Mergers and Acquisitions and Investment Banking – Jeffrey Maddox

Jeffrey Maddox

June 29, 2022

Mergers and Acquisitions and Investment Banking - Jeffrey Maddox

According to Jeffrey Maddox, Michael J. McLaughlin has almost 30 years of experience in mergers and acquisitions, investment banking, corporate valuation, and related areas. He also has specializations in the energy, natural resources, and infrastructure sectors. Prior to joining KPMG, he worked at Wheat First Butcher Singer and Mercantile Bank. He holds a B.A. from the University of North Carolina, Chapel Hill.

Process of M&A transactions

M&A transactions are often the result of mergers and acquisitions. During this process, the buyer will evaluate the market for potential targets and determine what the best price would be for that target company. In addition, the buyer will also try to determine if there are any synergies that could be gained from the transaction, such as reduced costs or increased market power. The buyer will also make various offers to the target company’s shareholders.

M&A transactions are typically mid-market transactions where the leaving owner will retain a minority stake in the company. By doing this, the acquiring entity can leverage the owner’s expertise and cooperation. Equity retention is typically ten to thirty percent. It gives the existing owner an incentive to drive the value of the company up. In some cases, holding a minority stake is even more valuable than owning 100% of the business.

Relationship between buyers and sellers – Jeffrey Maddox

Jeffrey Maddox explained that, there are two main types of buyers in the mergers and acquisitions industry: financial and strategic. A financial buyer is more interested in purchasing a company’s assets. A strategic buyer has a longer-term vision of how to develop the company’s assets and operations. This difference in mindset between the two types of buyers makes them attractive to sellers seeking partial exits or to remain in some capacity after the transaction.

A targeted deal is a negotiation between a buyer and a seller. In a targeted deal, the buyer seeks to lock up the transaction by providing the seller with an exclusivity period (also called a “standstill” or “no shop” period) to perform due diligence, secure financing, and evaluate competing offers. A seller may resist granting the buyer exclusivity, but this is not uncommon in significant or complex transactions.

Fee precedents

Few business brokers or M&A advisors publish their fees online. In fact, sell-side investment bankers rarely do so either. That’s partly because no two transactions are identical. Likewise, engagement fees and back-end fees may vary widely. Example fees means to give investors a sense of typical fees, not to discourage prospective clients from contacting investment banks. But too much transparency hurts investment banks in the long run, and it may also make it difficult for them to negotiate fees with potential clients.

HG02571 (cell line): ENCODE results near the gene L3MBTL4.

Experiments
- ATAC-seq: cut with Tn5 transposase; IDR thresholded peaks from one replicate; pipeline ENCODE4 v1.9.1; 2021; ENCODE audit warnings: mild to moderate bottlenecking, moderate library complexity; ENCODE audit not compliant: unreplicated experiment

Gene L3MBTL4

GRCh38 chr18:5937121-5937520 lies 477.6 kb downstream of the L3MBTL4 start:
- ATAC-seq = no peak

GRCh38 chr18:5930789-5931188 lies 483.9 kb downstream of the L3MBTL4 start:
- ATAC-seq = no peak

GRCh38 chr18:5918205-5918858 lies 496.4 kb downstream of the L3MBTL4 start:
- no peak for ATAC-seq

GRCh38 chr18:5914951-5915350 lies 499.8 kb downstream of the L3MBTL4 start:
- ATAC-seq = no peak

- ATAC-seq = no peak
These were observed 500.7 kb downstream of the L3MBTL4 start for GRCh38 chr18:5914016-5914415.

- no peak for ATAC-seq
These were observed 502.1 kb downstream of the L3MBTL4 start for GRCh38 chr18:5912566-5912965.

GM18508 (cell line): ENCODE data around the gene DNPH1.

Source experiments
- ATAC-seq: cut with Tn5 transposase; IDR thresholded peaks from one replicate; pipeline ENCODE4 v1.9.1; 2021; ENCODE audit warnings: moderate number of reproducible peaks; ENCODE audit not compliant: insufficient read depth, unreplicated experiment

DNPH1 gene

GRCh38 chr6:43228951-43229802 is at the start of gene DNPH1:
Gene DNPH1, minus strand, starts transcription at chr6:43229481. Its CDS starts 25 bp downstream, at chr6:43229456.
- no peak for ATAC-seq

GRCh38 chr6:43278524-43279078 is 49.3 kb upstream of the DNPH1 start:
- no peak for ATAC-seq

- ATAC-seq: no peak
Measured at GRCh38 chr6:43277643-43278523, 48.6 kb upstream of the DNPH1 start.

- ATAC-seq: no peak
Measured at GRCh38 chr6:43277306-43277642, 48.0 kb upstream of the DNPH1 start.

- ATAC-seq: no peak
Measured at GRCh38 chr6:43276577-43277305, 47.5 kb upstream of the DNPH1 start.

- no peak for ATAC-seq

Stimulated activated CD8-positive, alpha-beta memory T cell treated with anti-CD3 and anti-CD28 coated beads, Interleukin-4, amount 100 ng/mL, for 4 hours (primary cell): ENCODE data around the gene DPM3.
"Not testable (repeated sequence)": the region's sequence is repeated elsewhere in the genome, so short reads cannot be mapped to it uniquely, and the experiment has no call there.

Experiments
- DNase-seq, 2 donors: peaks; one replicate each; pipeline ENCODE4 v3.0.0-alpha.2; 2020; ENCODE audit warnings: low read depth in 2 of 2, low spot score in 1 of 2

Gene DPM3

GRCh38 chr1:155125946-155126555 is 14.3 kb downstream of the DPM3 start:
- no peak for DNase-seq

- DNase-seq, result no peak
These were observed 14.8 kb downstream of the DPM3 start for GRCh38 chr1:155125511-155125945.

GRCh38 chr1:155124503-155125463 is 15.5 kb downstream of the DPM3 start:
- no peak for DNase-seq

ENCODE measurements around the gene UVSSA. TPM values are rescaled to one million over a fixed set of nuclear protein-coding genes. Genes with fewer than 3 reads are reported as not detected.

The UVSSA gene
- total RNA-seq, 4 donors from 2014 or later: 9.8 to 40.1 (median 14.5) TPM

In contrast, this article identifies several key differences between the roles of investment banking advisors and fiduciaries. Although fiduciary duty and contract law are interrelated, the governing principle of “duty of care” requires investment bankers to act in the best interests of their clients. This means directors have a greater responsibility to oversee the conduct of M&A advisors. However, deterrence theory may impose liability on economic principals if they do not supervise their agents.

Exit options for M&A bankers – Jeffrey Maddox

In addition to Jeffrey Maddox, there are many ways to exit from mergers and acquisitions, including selling your business to another company. This is an attractive option for startups because it allows you to gain a broader geographical footprint, eliminate competition, or acquire talent, infrastructure, or a product or service. In addition to obtaining liquidity, exiting this way means that you can continue to run your business as usual, while retaining control over price negotiations.

If you’re a junior or mid-level banker, you might consider a position in corporate finance. While this work is less glamorous and less lucrative than investment banking, it will allow you to reclaim your work-life balance. You may not be involved in big deals, but you’ll be working in a smaller team. For those looking for a better work-life balance, corporate finance is a great fit.